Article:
People who take the initiative to create an estate plan typically make probate much easier for their beneficiaries. Writing a will is one standard step in the estate planning process, but it is not necessarily the only one. Estate planning in Florida could involve much more than will planning.
Planning a will is an important step
A will remains a vital document that allows a testator to direct assets to designated beneficiaries. A will could also require an executor to carry out other directives, such as making sure a preferred charity receives funds.
Not everyone feels that a will is the appropriate document to craft for their estate. Some may prefer to set up a trust. A trust lets beneficiaries avoid probate while giving the person establishing the trust more options. Perhaps the person establishing the trust feels that a competent trustee could better manage the assets.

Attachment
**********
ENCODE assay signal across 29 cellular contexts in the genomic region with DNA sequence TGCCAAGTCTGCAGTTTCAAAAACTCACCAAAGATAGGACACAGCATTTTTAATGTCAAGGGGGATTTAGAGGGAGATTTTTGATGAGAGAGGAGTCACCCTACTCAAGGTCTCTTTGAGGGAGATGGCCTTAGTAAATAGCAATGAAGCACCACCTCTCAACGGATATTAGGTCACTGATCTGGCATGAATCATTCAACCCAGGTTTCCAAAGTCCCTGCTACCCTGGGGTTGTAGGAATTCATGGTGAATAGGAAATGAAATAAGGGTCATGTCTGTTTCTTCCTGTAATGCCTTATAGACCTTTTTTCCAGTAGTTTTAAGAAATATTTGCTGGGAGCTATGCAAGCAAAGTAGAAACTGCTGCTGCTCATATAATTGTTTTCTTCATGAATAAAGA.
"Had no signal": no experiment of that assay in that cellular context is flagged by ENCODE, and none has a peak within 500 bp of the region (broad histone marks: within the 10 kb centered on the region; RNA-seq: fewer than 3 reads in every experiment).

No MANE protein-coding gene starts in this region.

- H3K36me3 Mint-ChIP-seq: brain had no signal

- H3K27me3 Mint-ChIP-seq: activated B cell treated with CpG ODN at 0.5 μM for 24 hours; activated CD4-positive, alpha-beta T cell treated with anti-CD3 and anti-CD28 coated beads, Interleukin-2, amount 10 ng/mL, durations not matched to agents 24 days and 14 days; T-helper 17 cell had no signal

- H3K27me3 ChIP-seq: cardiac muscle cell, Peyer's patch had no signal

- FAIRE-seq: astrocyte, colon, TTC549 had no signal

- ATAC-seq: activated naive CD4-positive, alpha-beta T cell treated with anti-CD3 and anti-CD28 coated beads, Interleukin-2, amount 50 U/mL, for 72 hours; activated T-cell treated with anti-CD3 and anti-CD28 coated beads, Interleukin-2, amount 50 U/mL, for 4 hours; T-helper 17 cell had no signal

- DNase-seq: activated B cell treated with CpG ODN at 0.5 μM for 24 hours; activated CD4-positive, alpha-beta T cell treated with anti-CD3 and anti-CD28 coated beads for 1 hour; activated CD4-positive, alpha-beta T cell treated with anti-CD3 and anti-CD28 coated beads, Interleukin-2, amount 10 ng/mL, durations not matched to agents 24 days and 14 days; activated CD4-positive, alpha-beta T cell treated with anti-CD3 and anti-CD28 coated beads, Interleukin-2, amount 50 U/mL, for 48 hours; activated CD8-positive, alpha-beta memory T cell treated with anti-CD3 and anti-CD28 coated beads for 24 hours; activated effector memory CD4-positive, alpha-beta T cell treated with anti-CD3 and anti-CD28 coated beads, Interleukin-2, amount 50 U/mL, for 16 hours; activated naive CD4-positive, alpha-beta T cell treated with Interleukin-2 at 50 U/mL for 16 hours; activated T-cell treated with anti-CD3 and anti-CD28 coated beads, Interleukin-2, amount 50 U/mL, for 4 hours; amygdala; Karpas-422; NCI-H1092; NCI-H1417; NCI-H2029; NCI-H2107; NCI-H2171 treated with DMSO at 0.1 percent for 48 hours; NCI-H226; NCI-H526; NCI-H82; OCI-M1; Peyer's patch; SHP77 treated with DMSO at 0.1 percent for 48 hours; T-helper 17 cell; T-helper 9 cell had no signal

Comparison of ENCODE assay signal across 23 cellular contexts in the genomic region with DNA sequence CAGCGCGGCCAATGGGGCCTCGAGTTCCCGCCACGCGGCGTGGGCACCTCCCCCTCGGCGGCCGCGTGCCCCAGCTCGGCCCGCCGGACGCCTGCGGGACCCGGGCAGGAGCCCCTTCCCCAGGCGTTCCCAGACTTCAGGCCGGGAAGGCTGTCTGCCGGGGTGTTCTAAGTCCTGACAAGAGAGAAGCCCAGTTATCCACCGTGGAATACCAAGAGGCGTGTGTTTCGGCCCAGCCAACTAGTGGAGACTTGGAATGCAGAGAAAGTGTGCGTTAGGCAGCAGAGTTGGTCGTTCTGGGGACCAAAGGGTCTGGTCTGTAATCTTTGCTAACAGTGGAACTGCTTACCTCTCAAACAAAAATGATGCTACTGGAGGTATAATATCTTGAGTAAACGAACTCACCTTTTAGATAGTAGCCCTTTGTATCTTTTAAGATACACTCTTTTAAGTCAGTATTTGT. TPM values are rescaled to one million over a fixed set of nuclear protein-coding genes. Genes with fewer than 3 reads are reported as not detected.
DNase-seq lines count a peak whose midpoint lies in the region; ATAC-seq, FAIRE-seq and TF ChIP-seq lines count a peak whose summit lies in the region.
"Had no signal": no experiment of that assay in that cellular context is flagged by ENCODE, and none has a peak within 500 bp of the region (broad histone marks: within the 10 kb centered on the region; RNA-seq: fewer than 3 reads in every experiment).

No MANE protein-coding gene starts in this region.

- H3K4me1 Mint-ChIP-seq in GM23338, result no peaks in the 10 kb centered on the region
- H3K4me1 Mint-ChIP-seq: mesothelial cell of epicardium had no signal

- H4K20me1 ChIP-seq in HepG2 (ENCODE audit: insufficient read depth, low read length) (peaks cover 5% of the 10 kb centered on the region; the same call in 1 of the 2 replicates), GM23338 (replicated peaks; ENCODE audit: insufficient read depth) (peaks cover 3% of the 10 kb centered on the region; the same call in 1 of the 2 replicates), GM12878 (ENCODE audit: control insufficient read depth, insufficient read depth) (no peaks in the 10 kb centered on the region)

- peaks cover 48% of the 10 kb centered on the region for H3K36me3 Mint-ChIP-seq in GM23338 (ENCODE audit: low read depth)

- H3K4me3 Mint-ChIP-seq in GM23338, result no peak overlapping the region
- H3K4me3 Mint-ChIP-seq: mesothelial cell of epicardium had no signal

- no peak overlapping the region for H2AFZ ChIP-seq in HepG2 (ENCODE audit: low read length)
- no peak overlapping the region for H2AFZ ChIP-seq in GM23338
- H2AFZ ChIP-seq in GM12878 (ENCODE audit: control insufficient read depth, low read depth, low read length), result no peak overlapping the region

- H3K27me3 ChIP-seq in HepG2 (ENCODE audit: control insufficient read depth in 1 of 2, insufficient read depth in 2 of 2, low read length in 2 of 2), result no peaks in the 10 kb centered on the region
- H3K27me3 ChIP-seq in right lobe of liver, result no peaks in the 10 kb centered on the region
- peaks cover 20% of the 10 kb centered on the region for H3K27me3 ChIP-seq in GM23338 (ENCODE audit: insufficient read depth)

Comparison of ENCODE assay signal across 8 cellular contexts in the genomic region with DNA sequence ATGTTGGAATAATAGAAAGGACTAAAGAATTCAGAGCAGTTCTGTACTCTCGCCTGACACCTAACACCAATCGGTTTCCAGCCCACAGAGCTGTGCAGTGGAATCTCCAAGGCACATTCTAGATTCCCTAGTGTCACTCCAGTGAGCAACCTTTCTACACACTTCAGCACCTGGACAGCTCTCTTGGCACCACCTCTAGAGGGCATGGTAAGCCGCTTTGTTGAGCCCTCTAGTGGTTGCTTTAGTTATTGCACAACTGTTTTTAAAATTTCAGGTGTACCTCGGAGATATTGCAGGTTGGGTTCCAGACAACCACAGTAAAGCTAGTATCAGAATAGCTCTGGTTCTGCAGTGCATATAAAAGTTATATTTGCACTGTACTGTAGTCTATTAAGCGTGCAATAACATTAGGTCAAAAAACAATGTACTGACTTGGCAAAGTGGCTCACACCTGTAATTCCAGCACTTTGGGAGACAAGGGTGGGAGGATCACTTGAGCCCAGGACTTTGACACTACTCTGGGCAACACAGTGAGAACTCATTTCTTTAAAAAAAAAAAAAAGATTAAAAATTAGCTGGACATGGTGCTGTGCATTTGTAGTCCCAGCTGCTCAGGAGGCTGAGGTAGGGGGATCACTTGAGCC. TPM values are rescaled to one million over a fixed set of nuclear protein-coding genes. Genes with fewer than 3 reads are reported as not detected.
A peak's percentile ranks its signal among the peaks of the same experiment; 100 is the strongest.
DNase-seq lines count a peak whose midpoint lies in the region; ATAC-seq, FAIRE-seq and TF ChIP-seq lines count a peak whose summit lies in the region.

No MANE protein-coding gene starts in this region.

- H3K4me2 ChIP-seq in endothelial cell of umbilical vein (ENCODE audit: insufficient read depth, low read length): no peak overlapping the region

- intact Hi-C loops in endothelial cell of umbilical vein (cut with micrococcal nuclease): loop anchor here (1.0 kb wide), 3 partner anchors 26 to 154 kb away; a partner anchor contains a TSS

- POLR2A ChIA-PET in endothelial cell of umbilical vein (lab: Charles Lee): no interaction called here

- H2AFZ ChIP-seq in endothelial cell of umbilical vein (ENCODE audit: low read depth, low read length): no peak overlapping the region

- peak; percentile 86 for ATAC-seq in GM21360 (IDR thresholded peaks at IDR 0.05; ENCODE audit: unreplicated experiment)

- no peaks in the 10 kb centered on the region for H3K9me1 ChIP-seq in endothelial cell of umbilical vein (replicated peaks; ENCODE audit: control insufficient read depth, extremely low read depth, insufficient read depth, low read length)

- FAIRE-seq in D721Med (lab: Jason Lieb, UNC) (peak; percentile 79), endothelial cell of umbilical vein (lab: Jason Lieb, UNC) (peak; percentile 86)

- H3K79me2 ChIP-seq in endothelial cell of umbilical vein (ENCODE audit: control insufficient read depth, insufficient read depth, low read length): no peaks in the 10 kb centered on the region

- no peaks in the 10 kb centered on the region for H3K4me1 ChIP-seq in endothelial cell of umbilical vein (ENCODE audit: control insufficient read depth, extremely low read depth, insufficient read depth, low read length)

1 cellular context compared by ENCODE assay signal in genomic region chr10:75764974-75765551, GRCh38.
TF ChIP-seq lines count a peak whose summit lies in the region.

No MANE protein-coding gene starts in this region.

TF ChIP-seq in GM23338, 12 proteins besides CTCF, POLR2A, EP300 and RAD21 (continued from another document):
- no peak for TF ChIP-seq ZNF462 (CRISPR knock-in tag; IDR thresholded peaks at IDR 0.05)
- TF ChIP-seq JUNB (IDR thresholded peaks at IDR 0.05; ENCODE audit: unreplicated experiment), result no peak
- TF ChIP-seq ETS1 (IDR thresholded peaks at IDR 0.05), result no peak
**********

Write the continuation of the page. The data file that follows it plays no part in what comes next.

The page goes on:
Careful estate planning may cover several other responsibilities and concerns beyond a will. While valuable, a will comes with limitations.
Other aspects of estate planning
A will only focuses on what happens after someone passes away. However, concerns and responsibilities related to an estate may require attention while someone is still alive. Someone may wish to turn financial representation to a trusted person by signing a power of attorney form. Perhaps a young person came into great wealth, and giving a trusted parent power of attorney could allow the parent to handle taxes, investments and more.
A will has nothing to do with health care directives, either. When someone becomes incapacitated or unable to communicate, a living will or a health care proxy might help family members assist the person. A living will details a person’s directives and wishes regarding medical care. A health care proxy allows the person named as the proxy to make health care decisions.
Extensive estate planning may cover a great deal of ground in helping a person make arrangements for their affairs. An attorney may assist a client with thorough planning.